In my previous post I wrote about the basics of PostgreSQL and also made a foundation so that we all can learn easily and move forward. Hence, Following that trajectory, here I am adding one another post about process and memory architecture respectively. Starting with some background, PostgreSQL is a powerful open-source relational database management system that has been gaining immense popularity over the years. It offers robust features and scalability, making it a go-to choice for various applications, from small-scale web applications to large-scale data warehousing. However, before diving into the details of PostgreSQL, it's essential to understand its process and memory architecture.
In this blog, I will be providing an overview of the PostgreSQL process architecture and memory architecture, focusing on the multi-process architecture, and explain the different types of processes and their roles in managing the database cluster.
PostgreSQL is a client-server type relational database management system that operates on a single host. It employs a multi-process architecture, where several processes collaborate to manage a single database cluster. A collection of these processes is known as a 'PostgreSQL server.' The following types of processes are part of a PostgreSQL server:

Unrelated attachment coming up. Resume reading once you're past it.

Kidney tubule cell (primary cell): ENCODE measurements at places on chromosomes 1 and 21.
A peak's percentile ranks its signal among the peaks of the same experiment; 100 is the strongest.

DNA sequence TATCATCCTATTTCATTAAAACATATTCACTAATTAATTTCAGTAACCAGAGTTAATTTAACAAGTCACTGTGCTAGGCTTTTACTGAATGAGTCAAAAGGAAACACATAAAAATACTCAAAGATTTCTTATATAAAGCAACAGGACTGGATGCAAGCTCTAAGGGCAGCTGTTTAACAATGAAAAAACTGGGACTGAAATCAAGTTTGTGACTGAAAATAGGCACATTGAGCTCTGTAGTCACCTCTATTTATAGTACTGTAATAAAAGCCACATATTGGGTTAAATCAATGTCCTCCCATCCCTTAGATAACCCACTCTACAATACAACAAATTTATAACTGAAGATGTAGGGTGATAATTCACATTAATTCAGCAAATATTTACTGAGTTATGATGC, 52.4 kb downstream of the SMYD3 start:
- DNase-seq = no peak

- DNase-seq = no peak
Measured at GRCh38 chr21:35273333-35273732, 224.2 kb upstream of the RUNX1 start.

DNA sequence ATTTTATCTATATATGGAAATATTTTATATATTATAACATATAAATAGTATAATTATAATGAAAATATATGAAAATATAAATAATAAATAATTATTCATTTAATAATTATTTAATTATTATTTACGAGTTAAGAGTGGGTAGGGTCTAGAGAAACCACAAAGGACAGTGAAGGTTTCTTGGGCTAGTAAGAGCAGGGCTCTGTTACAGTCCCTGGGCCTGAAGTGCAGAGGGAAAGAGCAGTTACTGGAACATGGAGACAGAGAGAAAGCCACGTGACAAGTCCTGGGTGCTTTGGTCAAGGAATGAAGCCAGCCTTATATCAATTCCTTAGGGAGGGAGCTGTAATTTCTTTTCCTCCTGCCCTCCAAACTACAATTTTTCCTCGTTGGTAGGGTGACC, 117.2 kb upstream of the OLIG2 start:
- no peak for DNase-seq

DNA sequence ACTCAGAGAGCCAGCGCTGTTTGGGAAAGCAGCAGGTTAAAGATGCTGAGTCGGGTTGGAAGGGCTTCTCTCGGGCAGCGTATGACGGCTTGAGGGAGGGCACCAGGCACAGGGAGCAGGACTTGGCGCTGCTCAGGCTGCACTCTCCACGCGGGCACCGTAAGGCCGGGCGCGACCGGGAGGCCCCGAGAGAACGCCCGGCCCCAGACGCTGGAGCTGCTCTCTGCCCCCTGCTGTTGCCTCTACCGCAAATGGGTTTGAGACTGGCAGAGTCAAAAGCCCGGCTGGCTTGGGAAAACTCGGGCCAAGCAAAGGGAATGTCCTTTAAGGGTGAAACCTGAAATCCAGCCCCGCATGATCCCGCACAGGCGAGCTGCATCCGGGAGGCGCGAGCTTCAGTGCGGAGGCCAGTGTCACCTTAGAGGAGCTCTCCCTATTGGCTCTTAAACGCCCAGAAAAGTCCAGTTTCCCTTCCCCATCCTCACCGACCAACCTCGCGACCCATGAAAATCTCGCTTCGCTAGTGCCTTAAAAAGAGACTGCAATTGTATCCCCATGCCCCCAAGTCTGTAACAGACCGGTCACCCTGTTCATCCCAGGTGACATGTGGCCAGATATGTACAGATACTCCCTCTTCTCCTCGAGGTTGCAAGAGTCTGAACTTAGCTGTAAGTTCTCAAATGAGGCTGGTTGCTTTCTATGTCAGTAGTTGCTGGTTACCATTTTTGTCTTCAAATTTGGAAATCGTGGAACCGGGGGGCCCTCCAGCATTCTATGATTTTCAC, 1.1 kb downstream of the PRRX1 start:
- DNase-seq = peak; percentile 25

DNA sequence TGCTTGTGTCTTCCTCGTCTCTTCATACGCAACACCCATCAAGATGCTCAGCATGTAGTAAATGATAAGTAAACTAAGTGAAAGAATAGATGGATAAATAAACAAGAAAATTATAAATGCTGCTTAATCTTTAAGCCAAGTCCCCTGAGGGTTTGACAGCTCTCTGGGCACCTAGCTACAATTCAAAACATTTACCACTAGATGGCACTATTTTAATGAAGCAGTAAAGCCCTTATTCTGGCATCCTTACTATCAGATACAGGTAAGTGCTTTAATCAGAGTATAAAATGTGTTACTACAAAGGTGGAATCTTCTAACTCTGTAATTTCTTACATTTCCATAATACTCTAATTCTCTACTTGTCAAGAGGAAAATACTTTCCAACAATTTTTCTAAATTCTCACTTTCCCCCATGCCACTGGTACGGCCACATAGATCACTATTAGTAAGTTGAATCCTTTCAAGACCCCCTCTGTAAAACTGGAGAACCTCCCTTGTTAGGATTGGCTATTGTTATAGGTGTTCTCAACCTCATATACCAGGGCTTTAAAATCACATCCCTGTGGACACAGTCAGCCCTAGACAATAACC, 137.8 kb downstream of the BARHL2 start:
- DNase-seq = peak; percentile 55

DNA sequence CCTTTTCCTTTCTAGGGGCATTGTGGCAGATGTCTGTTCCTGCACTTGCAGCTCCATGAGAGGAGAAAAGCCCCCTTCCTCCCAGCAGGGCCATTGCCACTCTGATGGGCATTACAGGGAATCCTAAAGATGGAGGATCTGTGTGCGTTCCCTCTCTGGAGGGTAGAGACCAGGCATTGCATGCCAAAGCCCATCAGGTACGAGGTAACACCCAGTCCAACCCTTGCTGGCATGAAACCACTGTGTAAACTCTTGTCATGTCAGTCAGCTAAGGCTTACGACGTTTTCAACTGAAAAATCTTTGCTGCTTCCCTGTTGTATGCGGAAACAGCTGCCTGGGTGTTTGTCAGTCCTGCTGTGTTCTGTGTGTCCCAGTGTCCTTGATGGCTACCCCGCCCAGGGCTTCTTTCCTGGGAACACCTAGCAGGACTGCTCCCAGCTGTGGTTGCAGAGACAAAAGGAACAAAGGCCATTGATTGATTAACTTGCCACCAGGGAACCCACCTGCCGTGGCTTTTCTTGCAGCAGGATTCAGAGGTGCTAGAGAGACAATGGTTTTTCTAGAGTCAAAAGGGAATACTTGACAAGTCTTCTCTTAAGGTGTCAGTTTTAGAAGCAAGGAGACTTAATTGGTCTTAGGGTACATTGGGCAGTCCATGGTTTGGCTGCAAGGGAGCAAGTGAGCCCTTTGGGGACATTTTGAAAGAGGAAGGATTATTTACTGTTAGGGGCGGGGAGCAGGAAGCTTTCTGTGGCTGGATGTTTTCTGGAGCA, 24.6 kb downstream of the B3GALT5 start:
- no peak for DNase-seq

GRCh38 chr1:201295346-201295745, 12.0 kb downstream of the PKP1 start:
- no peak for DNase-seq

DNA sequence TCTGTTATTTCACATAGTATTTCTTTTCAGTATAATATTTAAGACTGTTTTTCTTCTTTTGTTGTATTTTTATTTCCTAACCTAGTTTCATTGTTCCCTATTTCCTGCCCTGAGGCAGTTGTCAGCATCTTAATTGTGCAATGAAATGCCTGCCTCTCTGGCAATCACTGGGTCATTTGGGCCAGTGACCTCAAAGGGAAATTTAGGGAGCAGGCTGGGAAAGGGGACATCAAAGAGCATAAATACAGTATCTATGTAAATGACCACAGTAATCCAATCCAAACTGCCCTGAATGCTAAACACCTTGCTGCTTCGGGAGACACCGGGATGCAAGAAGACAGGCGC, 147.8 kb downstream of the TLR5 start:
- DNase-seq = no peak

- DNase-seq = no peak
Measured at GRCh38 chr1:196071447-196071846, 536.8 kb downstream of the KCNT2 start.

The postgres server process is the parent of all processes related to a database cluster management. It allocates a shared memory area in memory, starts various background processes, starts replication associated processes, and background worker processes if necessary.
A backend process, also called postgres, is started by the postgres server process and handles all queries issued by one connected client. It communicates with the client by a single TCP connection and terminates when the client gets disconnected. PostgreSQL allows multiple clients to connect simultaneously, with the maximum number of clients controlled by the configuration parameter max_connections (default is 100).
PostgreSQL uses shared memory to allow multiple processes to access data simultaneously. It employs a cache-based memory management system that stores frequently accessed data in memory to improve query performance. The shared buffer pool, a large block of shared memory, is the main memory area in which PostgreSQL buffers data pages. Each backend process accesses the shared buffer pool to read and write data pages.
The WAL (Write-Ahead Logging) buffer, another shared memory area, is used to store a copy of the transaction log data before it's written to the WAL file. It enables PostgreSQL to recover from system crashes or other failures without losing any data.
To sum all, I have provided an overview of the process and memory architecture of PostgreSQL, emphasizing the multi-process architecture, shared memory, and different types of processes involved in managing the database cluster. Understanding the PostgreSQL process and memory architecture is crucial to building robust and scalable applications on this powerful database management system. In the coming chapters, we will delve deeper into each of the processes and their functions to gain a more comprehensive understanding of PostgreSQL.